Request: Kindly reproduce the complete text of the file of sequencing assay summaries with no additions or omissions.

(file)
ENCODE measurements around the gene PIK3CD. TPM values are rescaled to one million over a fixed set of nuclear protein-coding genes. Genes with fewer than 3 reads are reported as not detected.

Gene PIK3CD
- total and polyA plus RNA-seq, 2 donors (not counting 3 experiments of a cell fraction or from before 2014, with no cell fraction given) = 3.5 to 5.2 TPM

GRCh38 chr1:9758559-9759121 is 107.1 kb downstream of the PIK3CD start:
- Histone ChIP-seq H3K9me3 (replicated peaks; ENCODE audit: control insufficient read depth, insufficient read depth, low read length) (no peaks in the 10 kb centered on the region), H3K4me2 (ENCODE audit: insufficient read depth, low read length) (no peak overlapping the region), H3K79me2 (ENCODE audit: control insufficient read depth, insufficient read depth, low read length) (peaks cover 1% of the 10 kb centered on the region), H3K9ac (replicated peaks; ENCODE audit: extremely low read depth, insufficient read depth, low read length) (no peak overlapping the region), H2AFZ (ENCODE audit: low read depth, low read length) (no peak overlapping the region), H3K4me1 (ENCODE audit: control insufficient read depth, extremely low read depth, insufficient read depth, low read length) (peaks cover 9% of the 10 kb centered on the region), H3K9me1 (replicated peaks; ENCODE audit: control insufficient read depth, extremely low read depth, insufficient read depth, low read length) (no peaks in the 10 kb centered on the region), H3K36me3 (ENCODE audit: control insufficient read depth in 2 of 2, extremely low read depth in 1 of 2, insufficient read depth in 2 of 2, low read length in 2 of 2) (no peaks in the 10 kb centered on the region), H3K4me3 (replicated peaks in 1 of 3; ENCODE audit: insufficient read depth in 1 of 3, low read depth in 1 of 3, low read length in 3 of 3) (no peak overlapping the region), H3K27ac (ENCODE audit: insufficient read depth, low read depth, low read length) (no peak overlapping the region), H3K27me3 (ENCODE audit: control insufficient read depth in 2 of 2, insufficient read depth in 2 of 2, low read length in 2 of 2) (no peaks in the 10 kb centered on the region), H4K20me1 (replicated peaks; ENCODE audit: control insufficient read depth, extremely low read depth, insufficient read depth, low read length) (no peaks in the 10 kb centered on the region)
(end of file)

ENCODE measurements around the gene PIK3CD. TPM values are rescaled to one million over a fixed set of nuclear protein-coding genes. Genes with fewer than 3 reads are reported as not detected.

Gene PIK3CD
- total and polyA plus RNA-seq, 2 donors (not counting 3 experiments of a cell fraction or from before 2014, with no cell fraction given) = 3.5 to 5.2 TPM

GRCh38 chr1:9758559-9759121 is 107.1 kb downstream of the PIK3CD start:
- Histone ChIP-seq H3K9me3 (replicated peaks; ENCODE audit: control insufficient read depth, insufficient read depth, low read length) (no peaks in the 10 kb centered on the region), H3K4me2 (ENCODE audit: insufficient read depth, low read length) (no peak overlapping the region), H3K79me2 (ENCODE audit: control insufficient read depth, insufficient read depth, low read length) (peaks cover 1% of the 10 kb centered on the region), H3K9ac (replicated peaks; ENCODE audit: extremely low read depth, insufficient read depth, low read length) (no peak overlapping the region), H2AFZ (ENCODE audit: low read depth, low read length) (no peak overlapping the region), H3K4me1 (ENCODE audit: control insufficient read depth, extremely low read depth, insufficient read depth, low read length) (peaks cover 9% of the 10 kb centered on the region), H3K9me1 (replicated peaks; ENCODE audit: control insufficient read depth, extremely low read depth, insufficient read depth, low read length) (no peaks in the 10 kb centered on the region), H3K36me3 (ENCODE audit: control insufficient read depth in 2 of 2, extremely low read depth in 1 of 2, insufficient read depth in 2 of 2, low read length in 2 of 2) (no peaks in the 10 kb centered on the region), H3K4me3 (replicated peaks in 1 of 3; ENCODE audit: insufficient read depth in 1 of 3, low read depth in 1 of 3, low read length in 3 of 3) (no peak overlapping the region), H3K27ac (ENCODE audit: insufficient read depth, low read depth, low read length) (no peak overlapping the region), H3K27me3 (ENCODE audit: control insufficient read depth in 2 of 2, insufficient read depth in 2 of 2, low read length in 2 of 2) (no peaks in the 10 kb centered on the region), H4K20me1 (replicated peaks; ENCODE audit: control insufficient read depth, extremely low read depth, insufficient read depth, low read length) (no peaks in the 10 kb centered on the region)